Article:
Detroit exploits Chicago miscues at key times

Shock rise above Sky, and .500

The Shock didn’t have to beat the Sky Sunday night at The Palace. They just had to capitalize when Chicago beat itself.

The Shock scored 30 points off 21 Chicago turnovers to win, 84-75, without Katie Smith, who missed her fourth straight game with back pain. Detroit is 7-1 in its last eight games and over .500 for the first time this season (16-15).

“Defense makes offense and if you can get some turnovers and use that to your advantage, it helps that you don’t have to run down and set up a play,” said Shock coach Rick Mahorn.

The Shock scored 14 of their 18 points in the first quarter off eight Chicago turnovers, but couldn’t get a lead larger than four. The lead was 38-36 at halftime, and then the Sky squeaked ahead at the end of the third, 58-57.

“Chicago’s one of those teams that kind of puts you to sleep a little bit, the next thing you know they’re in the game and we’re in a dogfight,” Mahorn said.

Detroit opened the fourth quarter on an 11-4 run, during which time the Sky committed seven turnovers, including consecutive shot-clock violations. The Shock led by at least four the rest of the way. The Sky shot 37 percent in the fourth quarter, which was also their shooting percentage for the game.

“Even if we don’t score, we make it a point [that] they don’t score,” said Deanna Nolan who had 19 points and eight rebounds, both game highs. “We’ve got to do a better job of rebounding but we are digging them out and really pushing the ball and just going at them.”

The Shock offense was unspectacular - shooting 42.0 percent from the field - but serviceable without Smith, their second-leading scorer. Five players scored in double figures - Nolan, Kara Braxton (17), Shavonte Zellous (16), Cheryl Ford (13) and Taj McWilliams (10). “Everybody knows they have to step up and fill in that role of her contributions - her points, her assists, her rebounds, everything,” Nolan said.

The Shock had a major advantage in the pivot, where Braxton was stunningly efficient on the offensive end. The fifth-year center scored 17 points in 17 minutes on 7-of-14 shooting, along with four assists, tying her career high. She also grabbed three of her seven rebounds on the offensive glass.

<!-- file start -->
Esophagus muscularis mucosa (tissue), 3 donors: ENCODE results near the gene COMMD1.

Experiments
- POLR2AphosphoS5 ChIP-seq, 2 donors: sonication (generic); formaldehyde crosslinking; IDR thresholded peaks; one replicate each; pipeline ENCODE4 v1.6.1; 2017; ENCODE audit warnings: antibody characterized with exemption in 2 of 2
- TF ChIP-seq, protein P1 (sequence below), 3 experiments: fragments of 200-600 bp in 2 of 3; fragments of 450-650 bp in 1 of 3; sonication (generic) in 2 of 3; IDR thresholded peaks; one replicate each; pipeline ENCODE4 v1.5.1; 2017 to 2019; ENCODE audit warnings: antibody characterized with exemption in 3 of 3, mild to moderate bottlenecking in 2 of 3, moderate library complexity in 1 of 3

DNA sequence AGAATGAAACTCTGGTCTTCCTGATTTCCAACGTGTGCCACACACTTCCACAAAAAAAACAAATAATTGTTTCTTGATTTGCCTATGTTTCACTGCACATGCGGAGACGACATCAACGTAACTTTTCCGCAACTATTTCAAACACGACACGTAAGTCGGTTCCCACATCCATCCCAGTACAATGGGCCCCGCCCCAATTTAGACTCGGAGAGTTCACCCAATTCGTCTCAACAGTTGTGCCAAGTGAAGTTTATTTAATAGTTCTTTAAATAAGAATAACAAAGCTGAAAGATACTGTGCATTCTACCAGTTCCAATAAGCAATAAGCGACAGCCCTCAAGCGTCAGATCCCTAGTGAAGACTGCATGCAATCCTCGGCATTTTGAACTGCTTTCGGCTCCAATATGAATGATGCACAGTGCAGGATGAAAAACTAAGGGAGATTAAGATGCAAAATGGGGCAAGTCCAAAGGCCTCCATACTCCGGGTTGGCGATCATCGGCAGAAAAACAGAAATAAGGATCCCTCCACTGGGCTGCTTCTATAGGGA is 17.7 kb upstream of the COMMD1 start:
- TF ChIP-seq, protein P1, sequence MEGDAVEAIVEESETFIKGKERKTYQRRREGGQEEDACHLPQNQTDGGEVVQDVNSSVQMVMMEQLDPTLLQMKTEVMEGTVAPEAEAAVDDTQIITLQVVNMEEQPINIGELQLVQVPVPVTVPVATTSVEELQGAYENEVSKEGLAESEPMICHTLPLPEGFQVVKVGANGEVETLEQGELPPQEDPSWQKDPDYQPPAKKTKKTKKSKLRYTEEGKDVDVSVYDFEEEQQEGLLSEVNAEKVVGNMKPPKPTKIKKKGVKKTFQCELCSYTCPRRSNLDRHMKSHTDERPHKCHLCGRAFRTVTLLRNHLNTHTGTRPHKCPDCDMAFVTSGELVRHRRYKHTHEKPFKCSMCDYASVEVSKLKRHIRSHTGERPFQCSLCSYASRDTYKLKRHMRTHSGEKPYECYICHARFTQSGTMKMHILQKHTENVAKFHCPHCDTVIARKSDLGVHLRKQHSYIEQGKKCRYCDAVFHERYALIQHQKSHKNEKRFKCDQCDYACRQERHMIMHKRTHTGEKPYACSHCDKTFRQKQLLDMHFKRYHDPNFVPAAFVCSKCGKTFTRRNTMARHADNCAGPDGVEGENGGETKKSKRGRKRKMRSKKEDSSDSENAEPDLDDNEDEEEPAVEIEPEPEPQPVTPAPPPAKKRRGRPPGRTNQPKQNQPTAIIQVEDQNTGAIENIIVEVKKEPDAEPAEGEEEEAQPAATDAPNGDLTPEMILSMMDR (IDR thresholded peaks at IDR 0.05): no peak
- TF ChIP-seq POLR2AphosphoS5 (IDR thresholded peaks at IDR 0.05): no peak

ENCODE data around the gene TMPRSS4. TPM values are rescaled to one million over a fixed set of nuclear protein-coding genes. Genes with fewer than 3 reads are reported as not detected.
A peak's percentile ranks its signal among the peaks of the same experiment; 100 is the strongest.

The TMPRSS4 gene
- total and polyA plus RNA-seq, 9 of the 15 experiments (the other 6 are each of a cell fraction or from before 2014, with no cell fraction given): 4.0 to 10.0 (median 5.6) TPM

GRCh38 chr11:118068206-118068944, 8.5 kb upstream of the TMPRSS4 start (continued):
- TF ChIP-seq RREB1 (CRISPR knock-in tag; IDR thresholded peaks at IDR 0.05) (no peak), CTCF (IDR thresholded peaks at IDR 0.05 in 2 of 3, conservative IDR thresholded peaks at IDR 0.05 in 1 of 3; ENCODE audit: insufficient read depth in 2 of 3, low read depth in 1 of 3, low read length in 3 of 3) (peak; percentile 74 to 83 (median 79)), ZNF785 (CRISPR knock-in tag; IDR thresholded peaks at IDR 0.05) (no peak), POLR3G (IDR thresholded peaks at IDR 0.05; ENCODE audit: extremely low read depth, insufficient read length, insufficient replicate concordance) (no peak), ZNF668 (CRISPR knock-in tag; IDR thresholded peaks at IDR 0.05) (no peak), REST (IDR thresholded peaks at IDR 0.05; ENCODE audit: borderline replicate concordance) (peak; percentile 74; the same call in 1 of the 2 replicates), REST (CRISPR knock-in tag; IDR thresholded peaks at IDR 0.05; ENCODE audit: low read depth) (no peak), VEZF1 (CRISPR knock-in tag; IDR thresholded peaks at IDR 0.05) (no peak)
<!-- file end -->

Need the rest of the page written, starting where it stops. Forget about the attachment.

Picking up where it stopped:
Conversely, Chicago’s All-Star center Sylvia Fowles was hobbled by an ankle injury that had kept her out of five straight games before Friday. Fowles came off the bench but mustered just two points and three rebounds in 18 minutes. Playing on two good legs Aug. 9 at The Palace, Fowles had 18 rebounds, the most ever by a Shock opponent.

“We were trying to get her in pick and rolls because we know she’s so athletic,” said Mahorn, explaining how the Shock attacked Fowles' limited mobility. “It looked like she was hurting a little bit, but you’ve got to take your hat off to her because she went out there and tried to compete because she knows how important it is for them to make a playoff run.”

The win separates Detroit from the pack it was trying to catch just a week ago. Chicago, Washington (which lost Saturday to Indiana) and Connecticut are each 15-17, with the Shock 1.5 games ahead. Detroit is only 0.5 games behind Atlanta (17-15) for second place.

The Shock close the regular season at Chicago next Saturday. Last week that contest appeared to be shaping up as a de facto play-in game, but no longer. Detroit should be off the bubble with one more win in their last three games, and by Sept. 12 could be playing for home-court advantage in the first round.

Coincidentally, the Sky Sunday looked like the team Detroit was at the beginning of the season, when a 2-7 start put the Shock in last place and far from the playoff discussion.

“If you really think about it we really only lost three or four games that a team actually beat us,” Nolan said. “We were beating ourselves so we knew what we had to do the second half of the season to turn it around.”